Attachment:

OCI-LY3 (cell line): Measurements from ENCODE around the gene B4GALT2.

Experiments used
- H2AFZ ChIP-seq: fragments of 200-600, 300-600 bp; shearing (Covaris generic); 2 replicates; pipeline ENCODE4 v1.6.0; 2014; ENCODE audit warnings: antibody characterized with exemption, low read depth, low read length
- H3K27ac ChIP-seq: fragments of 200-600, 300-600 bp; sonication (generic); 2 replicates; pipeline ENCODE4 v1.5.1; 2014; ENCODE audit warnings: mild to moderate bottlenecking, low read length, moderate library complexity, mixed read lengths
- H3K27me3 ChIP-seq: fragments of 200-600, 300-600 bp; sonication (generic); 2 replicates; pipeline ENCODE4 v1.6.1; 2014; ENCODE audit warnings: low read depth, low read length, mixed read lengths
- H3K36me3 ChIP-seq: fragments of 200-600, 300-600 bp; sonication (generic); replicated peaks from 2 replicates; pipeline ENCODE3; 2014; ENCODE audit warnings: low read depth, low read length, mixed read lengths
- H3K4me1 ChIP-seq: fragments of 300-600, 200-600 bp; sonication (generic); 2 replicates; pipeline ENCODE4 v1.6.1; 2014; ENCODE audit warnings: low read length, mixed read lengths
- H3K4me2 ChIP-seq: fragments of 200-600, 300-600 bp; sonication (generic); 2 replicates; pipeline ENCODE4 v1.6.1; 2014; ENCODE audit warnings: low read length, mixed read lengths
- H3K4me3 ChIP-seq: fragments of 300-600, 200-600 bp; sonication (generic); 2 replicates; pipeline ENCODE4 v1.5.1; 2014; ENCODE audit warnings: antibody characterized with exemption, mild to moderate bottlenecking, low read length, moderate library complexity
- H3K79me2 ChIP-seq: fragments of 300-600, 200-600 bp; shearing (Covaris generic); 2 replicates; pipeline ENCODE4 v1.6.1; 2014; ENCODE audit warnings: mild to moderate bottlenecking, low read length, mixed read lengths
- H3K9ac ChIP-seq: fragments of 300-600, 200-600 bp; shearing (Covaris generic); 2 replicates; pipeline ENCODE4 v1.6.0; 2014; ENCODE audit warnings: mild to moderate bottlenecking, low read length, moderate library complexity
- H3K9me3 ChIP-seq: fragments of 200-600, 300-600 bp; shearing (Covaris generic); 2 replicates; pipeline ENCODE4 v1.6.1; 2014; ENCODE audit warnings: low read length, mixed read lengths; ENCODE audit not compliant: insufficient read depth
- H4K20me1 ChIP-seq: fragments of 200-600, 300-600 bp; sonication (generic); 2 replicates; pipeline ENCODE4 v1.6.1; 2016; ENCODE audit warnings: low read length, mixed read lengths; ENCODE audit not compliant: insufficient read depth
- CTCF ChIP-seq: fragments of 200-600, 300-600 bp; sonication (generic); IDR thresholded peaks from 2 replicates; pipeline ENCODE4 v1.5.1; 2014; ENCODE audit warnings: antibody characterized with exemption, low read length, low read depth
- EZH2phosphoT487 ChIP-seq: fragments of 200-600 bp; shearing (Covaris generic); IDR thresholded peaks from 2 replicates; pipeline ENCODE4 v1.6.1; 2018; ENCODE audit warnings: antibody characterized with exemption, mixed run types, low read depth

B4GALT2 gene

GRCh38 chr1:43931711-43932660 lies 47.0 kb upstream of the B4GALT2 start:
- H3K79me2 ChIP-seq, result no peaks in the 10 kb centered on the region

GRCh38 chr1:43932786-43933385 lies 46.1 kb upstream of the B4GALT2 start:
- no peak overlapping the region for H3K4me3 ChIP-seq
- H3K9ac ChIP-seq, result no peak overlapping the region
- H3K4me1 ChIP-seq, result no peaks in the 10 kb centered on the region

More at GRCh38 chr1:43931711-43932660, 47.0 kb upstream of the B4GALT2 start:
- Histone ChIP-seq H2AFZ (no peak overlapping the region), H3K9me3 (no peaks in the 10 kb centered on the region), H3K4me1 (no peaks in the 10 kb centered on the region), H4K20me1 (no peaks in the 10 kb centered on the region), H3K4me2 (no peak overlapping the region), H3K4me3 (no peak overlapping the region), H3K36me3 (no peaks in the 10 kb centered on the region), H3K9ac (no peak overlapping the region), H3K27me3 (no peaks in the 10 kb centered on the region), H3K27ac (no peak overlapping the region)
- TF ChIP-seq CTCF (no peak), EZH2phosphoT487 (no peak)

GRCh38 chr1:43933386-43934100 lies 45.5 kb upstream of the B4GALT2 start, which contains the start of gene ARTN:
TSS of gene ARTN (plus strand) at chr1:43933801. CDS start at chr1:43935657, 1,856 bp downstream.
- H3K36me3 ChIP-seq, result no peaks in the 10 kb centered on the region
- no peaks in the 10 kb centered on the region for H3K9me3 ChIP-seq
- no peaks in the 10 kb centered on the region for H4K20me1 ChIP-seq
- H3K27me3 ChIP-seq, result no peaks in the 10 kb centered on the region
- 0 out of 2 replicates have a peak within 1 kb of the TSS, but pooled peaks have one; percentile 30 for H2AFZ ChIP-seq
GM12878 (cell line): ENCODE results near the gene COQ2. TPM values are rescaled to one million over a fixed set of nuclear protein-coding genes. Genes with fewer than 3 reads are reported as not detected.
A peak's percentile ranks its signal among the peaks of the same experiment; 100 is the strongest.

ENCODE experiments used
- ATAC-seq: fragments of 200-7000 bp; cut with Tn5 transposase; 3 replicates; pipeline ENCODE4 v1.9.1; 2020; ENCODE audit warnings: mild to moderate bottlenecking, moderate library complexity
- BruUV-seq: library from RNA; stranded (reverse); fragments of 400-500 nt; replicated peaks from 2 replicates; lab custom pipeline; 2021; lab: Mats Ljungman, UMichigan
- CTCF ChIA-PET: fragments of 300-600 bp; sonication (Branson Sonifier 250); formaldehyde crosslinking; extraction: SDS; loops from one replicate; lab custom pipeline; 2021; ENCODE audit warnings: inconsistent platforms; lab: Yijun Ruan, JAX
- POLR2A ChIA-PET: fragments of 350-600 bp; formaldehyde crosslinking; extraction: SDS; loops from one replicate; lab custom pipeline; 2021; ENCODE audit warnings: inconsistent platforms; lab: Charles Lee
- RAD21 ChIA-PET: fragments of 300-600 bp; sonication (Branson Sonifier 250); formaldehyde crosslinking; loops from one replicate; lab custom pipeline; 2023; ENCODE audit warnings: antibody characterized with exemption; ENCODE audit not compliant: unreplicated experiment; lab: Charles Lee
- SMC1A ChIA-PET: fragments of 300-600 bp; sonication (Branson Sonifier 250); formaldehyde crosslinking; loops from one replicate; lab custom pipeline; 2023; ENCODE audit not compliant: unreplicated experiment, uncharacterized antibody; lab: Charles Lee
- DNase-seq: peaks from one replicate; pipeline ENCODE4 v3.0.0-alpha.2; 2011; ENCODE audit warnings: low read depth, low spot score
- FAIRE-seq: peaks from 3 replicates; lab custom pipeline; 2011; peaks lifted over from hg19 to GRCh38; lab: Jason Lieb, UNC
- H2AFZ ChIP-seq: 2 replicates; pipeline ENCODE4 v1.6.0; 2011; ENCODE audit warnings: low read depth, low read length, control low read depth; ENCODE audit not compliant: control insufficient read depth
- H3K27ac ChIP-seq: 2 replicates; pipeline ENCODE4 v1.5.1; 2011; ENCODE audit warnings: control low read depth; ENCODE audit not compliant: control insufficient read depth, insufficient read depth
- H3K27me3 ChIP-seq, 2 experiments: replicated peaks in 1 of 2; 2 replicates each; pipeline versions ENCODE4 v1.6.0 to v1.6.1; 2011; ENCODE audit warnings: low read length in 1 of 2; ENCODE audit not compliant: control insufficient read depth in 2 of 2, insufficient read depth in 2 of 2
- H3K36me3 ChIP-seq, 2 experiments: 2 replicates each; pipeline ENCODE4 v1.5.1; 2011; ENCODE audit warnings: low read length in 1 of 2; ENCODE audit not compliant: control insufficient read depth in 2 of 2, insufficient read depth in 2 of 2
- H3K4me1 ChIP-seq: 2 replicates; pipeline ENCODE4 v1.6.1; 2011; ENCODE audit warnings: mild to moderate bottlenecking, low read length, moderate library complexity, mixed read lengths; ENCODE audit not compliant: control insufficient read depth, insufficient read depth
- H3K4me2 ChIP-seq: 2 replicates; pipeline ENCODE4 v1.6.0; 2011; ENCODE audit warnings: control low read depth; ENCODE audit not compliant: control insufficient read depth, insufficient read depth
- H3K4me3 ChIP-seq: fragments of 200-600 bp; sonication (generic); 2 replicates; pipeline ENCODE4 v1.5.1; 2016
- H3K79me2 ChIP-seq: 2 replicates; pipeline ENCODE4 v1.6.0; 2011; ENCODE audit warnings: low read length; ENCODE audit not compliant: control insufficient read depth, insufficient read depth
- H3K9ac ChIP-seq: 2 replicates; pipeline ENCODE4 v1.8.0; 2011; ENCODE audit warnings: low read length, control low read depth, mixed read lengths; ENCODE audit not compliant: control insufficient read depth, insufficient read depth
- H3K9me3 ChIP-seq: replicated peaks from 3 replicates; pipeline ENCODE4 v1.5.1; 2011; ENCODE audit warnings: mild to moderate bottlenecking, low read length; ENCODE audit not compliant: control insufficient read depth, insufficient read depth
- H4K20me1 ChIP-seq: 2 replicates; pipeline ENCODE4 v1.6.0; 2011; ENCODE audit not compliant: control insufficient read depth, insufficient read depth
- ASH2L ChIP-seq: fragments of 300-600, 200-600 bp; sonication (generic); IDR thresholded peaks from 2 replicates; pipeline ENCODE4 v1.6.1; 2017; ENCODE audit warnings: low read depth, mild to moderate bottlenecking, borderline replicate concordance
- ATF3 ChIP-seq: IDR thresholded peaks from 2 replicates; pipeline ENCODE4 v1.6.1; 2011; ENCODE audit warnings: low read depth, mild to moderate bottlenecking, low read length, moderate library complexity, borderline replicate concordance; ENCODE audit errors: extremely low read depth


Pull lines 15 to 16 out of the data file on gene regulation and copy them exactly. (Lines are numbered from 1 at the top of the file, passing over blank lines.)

- EZH2phosphoT487 ChIP-seq: fragments of 200-600 bp; shearing (Covaris generic); IDR thresholded peaks from 2 replicates; pipeline ENCODE4 v1.6.1; 2018; ENCODE audit warnings: antibody characterized with exemption, mixed run types, low read depth

B4GALT2 gene